Consider your website. How is it structured? What pages are there, what is the typical workflow for the user, what alternate paths are there? Consider your body of existing tests. How are they grouped? What common elements are there to all tests? To a suite? To a few edge cases? Is the way they’re organized the optimal organization, or simply how things happened over time? Are the tests still valid? Do they pass as written, or do you apply a good deal of domain knowledge to transform the test on paper to one that will pass?

The secret to maintainable test code is the same as the secret to maintainable code in general: good planning, DRY code, and clear separation of duties. Instead of making each test an island, I follow two main practices for every test automation project I undertake, regardless if it’s desktop or web: I create a framework to abstract the implementation details, and I use a base test class to abstract common elements like test setup.


My first functional test frameworks were for desktop and ATM software; I’d never heard of the PageObject concept, but I learned by example how much easier the tests were to read if you had a detailed framework. This also allows for separation of concerns with regards to staff: let those who are good at programming work on the framework, and those who have a good eye for test cases work on the test code itself by calling framework methods. The framework should contain everything needed to interact with the software under test, packaged up in clear, easily read methods like mainWindow.openHelp() or fileDialog.chooseFile(filename). Your test author shouldn’t have to know about things like button names or window handles or xpath locators in order to write a test; they should use something very close to human language, so it’s easy to verify that the automated test matches the manual test case.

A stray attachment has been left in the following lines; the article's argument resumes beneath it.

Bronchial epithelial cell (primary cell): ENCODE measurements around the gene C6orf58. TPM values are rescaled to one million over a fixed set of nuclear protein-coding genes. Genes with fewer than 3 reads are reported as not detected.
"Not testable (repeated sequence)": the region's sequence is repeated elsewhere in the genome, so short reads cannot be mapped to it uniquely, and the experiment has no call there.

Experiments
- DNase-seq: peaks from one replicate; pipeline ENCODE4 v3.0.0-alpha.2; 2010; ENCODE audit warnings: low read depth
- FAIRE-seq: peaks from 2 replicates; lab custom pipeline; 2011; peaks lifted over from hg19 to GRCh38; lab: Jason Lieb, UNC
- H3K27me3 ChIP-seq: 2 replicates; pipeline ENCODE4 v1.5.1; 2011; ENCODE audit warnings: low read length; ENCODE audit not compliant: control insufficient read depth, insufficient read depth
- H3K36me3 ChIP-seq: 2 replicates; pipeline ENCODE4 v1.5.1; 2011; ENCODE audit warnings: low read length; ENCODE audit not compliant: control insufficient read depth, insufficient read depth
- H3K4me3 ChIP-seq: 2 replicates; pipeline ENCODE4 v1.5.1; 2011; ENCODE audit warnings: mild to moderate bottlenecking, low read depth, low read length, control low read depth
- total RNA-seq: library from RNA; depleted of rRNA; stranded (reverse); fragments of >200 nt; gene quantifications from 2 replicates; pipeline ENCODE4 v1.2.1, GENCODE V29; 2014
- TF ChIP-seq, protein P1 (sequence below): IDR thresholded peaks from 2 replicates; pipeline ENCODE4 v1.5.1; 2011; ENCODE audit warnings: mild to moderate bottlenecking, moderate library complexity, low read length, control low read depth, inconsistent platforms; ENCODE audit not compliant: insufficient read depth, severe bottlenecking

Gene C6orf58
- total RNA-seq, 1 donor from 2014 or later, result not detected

In Webdriver, this is accomplished by using PageObjects. In essence, a PageObject is a class that represents a single page or portion of a page in your web application, akin to a class representing a screen or a dialog in desktop automation. There is a PageFactory class that can automatically create elements in your PageObject on the fly when they are required based on annotations; I suggest reading through the documentation, because this is a really neat little time-saver for creating your framework. I also like to create a helper method that will take in a url and return the PageObject that that URL represents, therefore allowing the test to figure out when it’s ended up on the wrong page by mistake.


Base test

I could go on for a few paragraphs about why you need a base class for your tests to inherit, but instead, I think I’ll show you an example of a base test:

package com.dealertire.V5Framework;


import org.apache.log4j.MDC;
import org.apache.logging.log4j.LogManager;
import org.apache.logging.log4j.Logger;
import org.junit.After;
import org.junit.Before;
import org.junit.Rule;
import org.junit.rules.TestWatcher;
import org.junit.runner.Description;
import org.openqa.selenium.Alert;
import org.openqa.selenium.UnhandledAlertException;
import org.openqa.selenium.WebDriver;
import org.openqa.selenium.WebDriverException;
import org.openqa.selenium.remote.DesiredCapabilities;
import org.openqa.selenium.remote.RemoteWebDriver;

 * The base class for all V5 testing.
 * @author bgreen
public class BaseTest {
    /**WebDriver instance*/
    protected WebDriver driver;
    private String remoteHost;
    /** The testing environment variables, for global access */
    public static Environment testEnvironment;
    /** The browser we're using, just in case you need to know that */
    protected String browserName;
    /** The current logger instance, so you can log details of test execution.*/
    protected static Logger logger;
    //Pages snipped for brevity	
     * Default constructor. Initializes the logger, sets the remote host, and sets up the test environment.
    public BaseTest() {
        logger = LogManager.getLogger(this.getClass().getSimpleName());
    	MDC.put("module", this.getClass().getSimpleName());

    	//TODO: Read from command-line arguments
    	remoteHost = "[snipped]";